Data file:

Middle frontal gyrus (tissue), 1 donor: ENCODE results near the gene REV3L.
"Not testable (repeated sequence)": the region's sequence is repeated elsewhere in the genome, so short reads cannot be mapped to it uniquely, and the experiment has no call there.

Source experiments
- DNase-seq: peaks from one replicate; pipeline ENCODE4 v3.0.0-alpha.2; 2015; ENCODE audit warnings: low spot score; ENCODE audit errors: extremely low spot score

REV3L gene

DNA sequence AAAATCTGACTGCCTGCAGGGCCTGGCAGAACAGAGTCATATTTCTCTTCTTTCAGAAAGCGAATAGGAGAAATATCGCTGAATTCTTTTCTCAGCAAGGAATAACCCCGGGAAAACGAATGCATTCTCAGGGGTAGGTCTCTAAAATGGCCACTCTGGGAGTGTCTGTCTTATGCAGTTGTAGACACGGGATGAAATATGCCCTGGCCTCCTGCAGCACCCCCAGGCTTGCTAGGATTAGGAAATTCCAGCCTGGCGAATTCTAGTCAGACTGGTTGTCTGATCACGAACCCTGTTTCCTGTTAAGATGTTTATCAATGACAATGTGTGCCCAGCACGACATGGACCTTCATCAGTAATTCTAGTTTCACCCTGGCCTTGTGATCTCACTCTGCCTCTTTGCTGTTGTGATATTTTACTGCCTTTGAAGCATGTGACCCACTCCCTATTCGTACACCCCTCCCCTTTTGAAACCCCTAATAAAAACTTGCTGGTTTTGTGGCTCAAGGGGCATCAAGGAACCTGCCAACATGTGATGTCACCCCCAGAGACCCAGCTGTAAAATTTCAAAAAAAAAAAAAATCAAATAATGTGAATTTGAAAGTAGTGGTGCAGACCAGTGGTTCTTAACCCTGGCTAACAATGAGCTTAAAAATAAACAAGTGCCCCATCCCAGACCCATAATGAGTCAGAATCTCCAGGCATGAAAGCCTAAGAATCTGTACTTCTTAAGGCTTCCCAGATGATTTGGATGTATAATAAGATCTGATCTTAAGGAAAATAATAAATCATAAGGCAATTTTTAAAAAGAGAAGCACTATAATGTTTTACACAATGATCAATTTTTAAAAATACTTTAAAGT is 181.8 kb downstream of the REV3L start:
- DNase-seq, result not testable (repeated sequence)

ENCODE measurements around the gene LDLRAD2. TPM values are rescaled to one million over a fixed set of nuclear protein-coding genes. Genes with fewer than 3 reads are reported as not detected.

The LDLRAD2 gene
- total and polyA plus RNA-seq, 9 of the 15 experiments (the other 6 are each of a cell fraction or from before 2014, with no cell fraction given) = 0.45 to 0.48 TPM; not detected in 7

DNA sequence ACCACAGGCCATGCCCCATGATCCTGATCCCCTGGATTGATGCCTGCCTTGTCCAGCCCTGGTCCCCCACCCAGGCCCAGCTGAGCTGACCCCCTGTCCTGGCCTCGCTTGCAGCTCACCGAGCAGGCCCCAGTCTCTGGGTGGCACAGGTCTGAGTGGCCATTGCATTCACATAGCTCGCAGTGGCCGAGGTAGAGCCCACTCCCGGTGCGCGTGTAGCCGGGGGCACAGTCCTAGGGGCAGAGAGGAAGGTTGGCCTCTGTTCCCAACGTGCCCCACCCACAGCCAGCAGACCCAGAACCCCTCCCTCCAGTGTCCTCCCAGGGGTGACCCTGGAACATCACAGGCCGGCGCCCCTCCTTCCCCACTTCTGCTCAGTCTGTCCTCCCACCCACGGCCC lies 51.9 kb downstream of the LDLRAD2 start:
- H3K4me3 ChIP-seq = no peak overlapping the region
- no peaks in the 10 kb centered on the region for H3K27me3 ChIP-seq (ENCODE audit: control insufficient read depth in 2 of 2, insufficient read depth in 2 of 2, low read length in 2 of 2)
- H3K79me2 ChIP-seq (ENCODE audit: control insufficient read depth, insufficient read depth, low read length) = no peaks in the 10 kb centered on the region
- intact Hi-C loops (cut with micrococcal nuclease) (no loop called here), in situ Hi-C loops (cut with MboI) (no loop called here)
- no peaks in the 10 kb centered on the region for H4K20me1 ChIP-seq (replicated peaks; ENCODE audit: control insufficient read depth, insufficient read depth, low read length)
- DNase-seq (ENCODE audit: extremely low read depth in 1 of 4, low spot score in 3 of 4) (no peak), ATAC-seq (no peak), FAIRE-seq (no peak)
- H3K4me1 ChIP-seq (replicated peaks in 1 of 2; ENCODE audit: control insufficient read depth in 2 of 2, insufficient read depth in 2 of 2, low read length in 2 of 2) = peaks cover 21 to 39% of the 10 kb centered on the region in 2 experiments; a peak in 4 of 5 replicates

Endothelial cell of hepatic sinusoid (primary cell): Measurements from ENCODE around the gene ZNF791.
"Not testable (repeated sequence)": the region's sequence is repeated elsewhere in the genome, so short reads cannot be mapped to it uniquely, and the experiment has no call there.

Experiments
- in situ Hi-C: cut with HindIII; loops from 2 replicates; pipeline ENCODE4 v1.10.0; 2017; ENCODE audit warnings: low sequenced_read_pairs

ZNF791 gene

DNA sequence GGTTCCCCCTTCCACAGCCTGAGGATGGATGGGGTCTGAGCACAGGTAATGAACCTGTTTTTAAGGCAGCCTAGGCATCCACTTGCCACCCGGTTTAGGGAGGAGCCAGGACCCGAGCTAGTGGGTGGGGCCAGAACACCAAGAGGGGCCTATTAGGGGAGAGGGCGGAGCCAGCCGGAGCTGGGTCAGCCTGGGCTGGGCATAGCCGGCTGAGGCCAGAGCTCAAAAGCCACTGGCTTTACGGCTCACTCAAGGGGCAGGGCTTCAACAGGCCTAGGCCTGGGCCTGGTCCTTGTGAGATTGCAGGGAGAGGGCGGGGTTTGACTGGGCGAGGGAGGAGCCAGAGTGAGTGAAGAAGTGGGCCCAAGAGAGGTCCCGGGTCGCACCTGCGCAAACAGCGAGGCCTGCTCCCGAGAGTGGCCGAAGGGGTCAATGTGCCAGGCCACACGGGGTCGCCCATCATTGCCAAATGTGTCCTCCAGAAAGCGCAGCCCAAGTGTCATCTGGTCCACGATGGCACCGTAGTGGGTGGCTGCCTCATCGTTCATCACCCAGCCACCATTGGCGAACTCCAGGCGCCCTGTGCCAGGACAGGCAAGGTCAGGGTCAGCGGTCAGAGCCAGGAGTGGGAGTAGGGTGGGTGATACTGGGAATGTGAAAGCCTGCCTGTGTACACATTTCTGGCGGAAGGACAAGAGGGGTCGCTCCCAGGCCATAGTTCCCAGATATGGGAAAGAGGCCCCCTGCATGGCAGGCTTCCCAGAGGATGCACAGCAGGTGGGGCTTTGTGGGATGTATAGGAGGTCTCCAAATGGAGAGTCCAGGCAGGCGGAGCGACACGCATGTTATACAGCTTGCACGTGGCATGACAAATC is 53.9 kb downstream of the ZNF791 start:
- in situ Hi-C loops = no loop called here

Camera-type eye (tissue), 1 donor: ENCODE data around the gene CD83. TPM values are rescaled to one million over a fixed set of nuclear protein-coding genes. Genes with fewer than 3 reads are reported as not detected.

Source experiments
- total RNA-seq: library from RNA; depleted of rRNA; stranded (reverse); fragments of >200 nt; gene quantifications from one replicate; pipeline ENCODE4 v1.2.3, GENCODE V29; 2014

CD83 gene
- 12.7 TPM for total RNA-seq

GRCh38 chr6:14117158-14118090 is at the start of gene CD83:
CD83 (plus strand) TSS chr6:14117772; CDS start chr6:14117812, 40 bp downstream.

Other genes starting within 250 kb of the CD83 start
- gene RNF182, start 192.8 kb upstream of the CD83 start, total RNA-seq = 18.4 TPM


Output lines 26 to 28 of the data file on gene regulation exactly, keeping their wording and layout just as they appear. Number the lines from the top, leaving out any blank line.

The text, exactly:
Camera-type eye (tissue), 1 donor: ENCODE data around the gene CD83. TPM values are rescaled to one million over a fixed set of nuclear protein-coding genes. Genes with fewer than 3 reads are reported as not detected.

Source experiments
- total RNA-seq: library from RNA; depleted of rRNA; stranded (reverse); fragments of >200 nt; gene quantifications from one replicate; pipeline ENCODE4 v1.2.3, GENCODE V29; 2014